1. Set up your Site Title and Tagline

The first thing you’ll need to do is set up your Site Title and Tagline. The Site Title acts as the homepage title and is what uses will see when they search for your site in Google. You can access these under Settings > General.

You want to add a site title that includes your website name and services. For example, if you run a dental centre in London than you might want something like “Mikes Dental Practice – London Dental Centre”.

2. Configure your Permalinks Settings

Next you’ll want to configure your permalinks settings. These set the URL parameters for your website pages and posts. You can find this under Settings > Permalinks.

You’ll want to select the Post name option, which will display your URL as yourwebsite.com/post-name. You want to choose this option because URLs that contain the keywords and name of the post help with SEO and improves the user experience.

3. Configure your Page Menu

The page menu is the menu that displays across the top of your website. It can be accessed under Appearance > Menus.

In order to configure your WordPress Menu, you need to add pages or links to the menu, order the items by dragging them across each other, and then click save.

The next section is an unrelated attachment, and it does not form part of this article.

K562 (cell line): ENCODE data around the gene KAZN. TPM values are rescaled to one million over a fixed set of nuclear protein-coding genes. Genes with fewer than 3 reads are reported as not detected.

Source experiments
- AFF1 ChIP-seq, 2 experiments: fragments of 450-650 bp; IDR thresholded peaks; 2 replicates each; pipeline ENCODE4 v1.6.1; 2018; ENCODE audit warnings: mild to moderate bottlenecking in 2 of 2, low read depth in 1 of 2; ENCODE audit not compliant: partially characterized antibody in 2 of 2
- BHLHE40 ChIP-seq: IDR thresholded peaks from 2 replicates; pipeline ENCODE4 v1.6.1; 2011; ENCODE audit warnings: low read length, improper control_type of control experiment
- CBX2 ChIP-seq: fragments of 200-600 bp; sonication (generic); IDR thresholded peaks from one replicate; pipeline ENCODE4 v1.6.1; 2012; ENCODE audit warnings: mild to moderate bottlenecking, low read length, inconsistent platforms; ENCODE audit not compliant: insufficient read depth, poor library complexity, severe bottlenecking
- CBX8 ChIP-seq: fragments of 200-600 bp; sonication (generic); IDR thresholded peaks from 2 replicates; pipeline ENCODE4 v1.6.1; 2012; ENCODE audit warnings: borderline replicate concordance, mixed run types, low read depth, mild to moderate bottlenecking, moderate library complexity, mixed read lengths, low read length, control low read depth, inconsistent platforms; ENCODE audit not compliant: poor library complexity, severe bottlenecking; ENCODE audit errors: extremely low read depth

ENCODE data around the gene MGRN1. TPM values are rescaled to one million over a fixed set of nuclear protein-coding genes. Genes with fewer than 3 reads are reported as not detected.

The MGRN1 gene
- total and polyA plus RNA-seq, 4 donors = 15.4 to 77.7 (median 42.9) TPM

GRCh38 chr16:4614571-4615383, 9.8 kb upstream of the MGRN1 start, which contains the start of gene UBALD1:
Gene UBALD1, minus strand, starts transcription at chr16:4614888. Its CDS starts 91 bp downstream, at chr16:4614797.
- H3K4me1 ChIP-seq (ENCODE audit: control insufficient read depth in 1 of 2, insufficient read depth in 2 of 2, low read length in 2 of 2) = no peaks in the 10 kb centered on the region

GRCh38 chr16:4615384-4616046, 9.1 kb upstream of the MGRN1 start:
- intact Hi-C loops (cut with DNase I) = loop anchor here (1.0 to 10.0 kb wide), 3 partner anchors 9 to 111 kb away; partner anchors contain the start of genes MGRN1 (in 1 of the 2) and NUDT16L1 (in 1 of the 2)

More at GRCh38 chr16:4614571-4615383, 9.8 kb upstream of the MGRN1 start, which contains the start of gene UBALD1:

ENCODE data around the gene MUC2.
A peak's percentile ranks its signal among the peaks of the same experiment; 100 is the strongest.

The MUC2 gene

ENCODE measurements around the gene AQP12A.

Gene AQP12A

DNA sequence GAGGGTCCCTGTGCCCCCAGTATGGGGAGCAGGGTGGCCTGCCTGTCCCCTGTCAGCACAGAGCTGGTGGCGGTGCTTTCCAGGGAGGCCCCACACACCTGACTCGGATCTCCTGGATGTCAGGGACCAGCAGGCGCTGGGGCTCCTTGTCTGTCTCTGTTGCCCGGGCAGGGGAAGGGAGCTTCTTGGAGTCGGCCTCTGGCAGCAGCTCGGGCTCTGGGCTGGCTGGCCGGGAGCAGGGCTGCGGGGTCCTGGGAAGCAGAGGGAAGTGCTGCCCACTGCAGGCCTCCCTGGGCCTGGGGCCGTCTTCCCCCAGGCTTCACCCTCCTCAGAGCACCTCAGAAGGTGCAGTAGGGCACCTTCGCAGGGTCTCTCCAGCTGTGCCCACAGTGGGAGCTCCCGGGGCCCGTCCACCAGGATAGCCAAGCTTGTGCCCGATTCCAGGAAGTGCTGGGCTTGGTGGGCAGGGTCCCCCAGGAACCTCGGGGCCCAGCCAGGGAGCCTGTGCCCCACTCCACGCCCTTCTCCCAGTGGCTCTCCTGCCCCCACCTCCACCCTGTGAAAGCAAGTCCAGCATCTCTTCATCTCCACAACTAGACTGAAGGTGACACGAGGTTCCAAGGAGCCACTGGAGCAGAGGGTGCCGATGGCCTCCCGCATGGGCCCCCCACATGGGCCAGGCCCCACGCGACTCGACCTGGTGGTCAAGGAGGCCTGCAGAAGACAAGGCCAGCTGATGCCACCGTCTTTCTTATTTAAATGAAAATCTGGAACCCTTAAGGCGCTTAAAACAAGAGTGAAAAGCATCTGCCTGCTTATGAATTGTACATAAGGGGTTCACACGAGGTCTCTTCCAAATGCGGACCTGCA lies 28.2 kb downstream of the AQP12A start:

Note that some WordPress themes have more than one menu position (e.g. main menu and sub-menu), so you need to make sure you edit the correct menu. In order to create drop-down menus, simply place one of the menu items underneath the previous one.

4. Edit the Appearance Settings, Widgets and Choose a Theme

The Appearance settings tab on the left-hand side menu of WordPress allows you to configure all of your sites appearance including widgets, theme and logo (widgets are the items displayed in the sidebar on your site). You can edit these settings until you’re happy with the appearance of your site.

In order to find a theme for your site, you can either read our lesson on choosing a WP theme or you can browse for themes on the following sites:

Note that if you’ve seen an existing theme on a WordPress site that you like the look of then you can also use this WP Theme Checker to find out which theme they’re using and then install it on your site.

5. Install Plugins on your Site

When you first install WordPress, you essentially have a basic installation of WordPress with the default theme that looks like a blog.

In order to customize your site you’ll need to install plugins on your site. Plugins are add-ons that can improve the functionality and features of your WordPress site.